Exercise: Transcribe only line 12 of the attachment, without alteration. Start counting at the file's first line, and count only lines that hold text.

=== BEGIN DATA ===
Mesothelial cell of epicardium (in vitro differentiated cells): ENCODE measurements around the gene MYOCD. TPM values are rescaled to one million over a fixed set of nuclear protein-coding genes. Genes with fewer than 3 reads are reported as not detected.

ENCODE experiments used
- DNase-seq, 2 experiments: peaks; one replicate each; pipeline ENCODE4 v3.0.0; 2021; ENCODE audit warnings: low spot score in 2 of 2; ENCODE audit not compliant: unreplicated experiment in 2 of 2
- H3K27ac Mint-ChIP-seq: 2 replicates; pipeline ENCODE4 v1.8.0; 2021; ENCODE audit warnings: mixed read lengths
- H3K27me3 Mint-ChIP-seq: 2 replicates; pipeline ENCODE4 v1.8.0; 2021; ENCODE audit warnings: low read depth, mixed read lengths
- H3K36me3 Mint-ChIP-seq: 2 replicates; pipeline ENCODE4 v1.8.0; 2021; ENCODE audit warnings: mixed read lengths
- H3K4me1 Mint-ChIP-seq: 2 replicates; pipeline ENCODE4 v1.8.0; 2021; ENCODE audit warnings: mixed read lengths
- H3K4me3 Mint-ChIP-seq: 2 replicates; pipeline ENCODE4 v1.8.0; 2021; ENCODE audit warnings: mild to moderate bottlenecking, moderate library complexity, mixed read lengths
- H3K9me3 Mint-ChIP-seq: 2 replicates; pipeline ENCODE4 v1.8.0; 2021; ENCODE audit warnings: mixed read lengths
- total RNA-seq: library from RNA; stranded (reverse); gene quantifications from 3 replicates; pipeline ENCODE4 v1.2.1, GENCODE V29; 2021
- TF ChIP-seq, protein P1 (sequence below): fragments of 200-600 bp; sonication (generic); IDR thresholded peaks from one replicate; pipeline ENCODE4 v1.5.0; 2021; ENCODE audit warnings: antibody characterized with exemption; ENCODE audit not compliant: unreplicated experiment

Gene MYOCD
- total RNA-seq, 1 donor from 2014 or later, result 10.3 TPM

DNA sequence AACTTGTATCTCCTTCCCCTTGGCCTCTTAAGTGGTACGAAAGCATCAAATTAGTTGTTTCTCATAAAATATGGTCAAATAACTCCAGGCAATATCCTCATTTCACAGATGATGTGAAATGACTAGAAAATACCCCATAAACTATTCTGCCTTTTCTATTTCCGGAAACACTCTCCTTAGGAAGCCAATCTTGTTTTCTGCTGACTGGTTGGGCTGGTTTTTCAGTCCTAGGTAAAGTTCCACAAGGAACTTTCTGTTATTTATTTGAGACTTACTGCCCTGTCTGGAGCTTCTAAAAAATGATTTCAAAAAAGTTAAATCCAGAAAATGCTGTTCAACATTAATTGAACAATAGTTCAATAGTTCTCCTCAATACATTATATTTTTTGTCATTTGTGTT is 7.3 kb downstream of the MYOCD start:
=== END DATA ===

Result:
Gene MYOCD